Preserving the ancestral Mayan tradition of natural cotton dyeing
The longer I’ve been advocating for environmental and social responsibility in the fashion industry, the more concerned I’ve become with how toxic synthetic dyeing is to the health of humans, animals and the natural environment. While living in Lake Atitlán, Guatemala I learnt that some indigenous Mayan women still practice natural cotton dyeing methods and I was blessed to witness this ancient process in person.
“Since the introduction of synthetic dyes to Lake Atitlán, the traditional way of using plants as tint has been more or less abandoned.”
Rosalinda (Rosa) Tay is one of the remaining artisans who is working to preserve the natural dyeing skills passed down through three generations of her family. Early one morning I took a small boat (local public transportation) across Lake Atitlán to San Juan la Laguna, a small artisan village of the Maya Tz’utujil to meet with Rosa.
Rosa also runs the Asociación Lema' (Lema' Association) - in the Tz'utujil Mayan language “Lema'” means “calling tree” - a women’s cooperative aiming to financially support the artisan families of San Juan la Laguna by selling their naturally dyed, handwoven cotton clothing, accessories and homewares.
“By making these handmade textiles with natural dyes and colours, we are keeping our ancestral Mayan culture and tradition.”
Originally, Rosa learnt about her ancestors’ handicraft methods from her grandmother who used seeds as a soap substitute to wash her clothing. Rosa began to experiment with dyeing fabric using local and traditional plants. A “gringo” (Spanish for “foreigner”) took interest and suggested that she make a business out of it.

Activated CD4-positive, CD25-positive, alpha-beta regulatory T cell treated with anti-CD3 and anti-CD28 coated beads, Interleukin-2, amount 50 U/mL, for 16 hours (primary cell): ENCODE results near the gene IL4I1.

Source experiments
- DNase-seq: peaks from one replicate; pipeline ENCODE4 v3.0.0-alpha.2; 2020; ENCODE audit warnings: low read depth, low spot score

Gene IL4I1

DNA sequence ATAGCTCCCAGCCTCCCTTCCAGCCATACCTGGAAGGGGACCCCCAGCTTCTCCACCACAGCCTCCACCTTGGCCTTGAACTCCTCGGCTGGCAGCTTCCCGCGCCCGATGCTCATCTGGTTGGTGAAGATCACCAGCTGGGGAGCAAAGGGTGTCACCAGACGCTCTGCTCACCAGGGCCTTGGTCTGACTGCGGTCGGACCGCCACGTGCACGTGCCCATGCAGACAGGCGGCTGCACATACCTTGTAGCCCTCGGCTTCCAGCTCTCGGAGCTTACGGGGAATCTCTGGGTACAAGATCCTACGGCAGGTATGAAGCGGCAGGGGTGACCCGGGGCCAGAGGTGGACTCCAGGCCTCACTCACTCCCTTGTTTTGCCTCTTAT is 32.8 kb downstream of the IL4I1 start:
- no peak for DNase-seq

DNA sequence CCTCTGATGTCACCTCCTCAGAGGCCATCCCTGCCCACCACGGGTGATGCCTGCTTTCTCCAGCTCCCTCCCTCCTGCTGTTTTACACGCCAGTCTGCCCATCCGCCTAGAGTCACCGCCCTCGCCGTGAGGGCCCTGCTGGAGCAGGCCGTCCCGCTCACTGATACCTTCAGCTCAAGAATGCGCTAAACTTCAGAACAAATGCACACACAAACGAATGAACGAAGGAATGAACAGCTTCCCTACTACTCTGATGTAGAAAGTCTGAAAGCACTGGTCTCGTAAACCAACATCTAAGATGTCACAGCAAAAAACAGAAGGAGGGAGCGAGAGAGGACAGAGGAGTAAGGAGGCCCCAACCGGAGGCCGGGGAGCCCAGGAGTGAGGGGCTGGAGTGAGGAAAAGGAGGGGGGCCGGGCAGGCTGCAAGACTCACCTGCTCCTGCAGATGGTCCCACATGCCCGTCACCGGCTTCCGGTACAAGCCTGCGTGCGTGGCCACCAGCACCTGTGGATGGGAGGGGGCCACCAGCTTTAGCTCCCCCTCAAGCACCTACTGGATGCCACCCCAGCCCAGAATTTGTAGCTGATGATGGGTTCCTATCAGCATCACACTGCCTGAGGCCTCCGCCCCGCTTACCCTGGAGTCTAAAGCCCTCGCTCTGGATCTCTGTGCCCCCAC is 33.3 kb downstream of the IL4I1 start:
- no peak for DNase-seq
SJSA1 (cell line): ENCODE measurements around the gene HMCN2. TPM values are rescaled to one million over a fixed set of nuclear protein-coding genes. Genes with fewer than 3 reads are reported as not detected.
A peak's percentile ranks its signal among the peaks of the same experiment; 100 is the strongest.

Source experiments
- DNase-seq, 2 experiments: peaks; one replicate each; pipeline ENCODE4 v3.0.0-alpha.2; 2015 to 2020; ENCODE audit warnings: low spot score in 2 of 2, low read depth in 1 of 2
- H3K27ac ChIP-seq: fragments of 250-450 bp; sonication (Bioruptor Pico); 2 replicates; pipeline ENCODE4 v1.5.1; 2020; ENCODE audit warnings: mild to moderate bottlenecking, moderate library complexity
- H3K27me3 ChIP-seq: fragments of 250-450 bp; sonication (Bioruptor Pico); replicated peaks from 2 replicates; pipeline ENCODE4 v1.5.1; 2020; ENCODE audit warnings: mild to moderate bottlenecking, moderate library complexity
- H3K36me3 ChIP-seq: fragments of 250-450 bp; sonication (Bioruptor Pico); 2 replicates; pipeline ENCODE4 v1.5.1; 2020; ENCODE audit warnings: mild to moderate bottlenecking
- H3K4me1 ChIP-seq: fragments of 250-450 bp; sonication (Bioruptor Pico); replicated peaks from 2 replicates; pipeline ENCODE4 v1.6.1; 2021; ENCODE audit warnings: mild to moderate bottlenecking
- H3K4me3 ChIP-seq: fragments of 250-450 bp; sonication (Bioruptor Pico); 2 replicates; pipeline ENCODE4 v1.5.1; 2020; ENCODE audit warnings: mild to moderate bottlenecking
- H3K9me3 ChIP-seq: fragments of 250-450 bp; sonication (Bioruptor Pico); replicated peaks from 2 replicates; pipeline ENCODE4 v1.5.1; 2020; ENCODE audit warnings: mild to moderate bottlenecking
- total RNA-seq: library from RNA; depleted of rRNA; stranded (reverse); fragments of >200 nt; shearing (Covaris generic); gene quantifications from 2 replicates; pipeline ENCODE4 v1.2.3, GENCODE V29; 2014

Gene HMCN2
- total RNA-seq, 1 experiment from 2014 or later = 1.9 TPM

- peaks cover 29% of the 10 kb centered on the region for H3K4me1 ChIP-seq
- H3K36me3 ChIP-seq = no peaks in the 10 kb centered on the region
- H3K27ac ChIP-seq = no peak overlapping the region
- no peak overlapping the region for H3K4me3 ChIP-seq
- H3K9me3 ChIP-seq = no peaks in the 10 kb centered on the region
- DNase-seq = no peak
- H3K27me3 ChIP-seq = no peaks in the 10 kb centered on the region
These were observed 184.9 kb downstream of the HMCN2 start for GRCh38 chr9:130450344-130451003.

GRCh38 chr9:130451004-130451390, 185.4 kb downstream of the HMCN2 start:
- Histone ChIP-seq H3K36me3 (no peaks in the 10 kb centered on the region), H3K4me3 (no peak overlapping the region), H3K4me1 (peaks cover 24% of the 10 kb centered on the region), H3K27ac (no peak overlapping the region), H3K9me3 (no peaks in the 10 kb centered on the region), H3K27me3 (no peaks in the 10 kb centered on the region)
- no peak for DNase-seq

The cotton dyeing process involves boiling a pot of water over a fire, and adding various plants and bark that Rosa grows on her land. Freshly picked plants result in a more subtle colour, whereas using dried plants results in a stronger colour. The cotton is submerged into water to ensure that it dyes evenly and is clear of debris. It is then transferred to the dyeing pot.
“Nature is very important, it is our mother. This is why we use only 100 percent natural dyes.”
During this demonstration Rosa used brown branches and green leaves of the “Sacatinta” plant, which I expected to produce a grey, green or brown colour. Instead a beautiful mauve emerged which then morphed into purple. The same plant also produces multiple shades of blue.
Various plants and water temperatures result in different colours. For instance, the bark of “Hilamo” or coconut shells results in brown. Other sources of colour include: “Achiote”, “Pericon” and “Pimienta” (pepper). Mixing different plants results in more diverse colours.
“This is the beauty of natural dyes.”
The cotton is left to steep in the dye until the afternoon. Rosa then uses a natural “mordiente” (mordant) to fix the dye into the cotton such as salt, fruit peel, and ashes. In this case, Rosa used salt and hung the cotton to dry. The cotton is then woven into products like the beach bag I've featured in this post.
If you missed my last post about meeting with other Mayan artisans that Hiptipico partners with you can read it by clicking here.
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Photographs one, two, three, twelve, thirteen and fourteen taken by Alastair McCann. Photographs eleven taken by Hiptipico. Photographs four, five, six, seven, eight, nine, ten taken by me (Nerida Lennon).
Quotes are from the Lema' Association website.
Transparency: I was not paid to write this post. Alyssa from Hiptipico partners with Rosa and gifted me one of her naturally dyed, handmade beach bags.
Share your thoughts
I'd love to hear about any experiences you've had with natural dyeing. Are you also concerned with the toxicity of synthetic dyeing?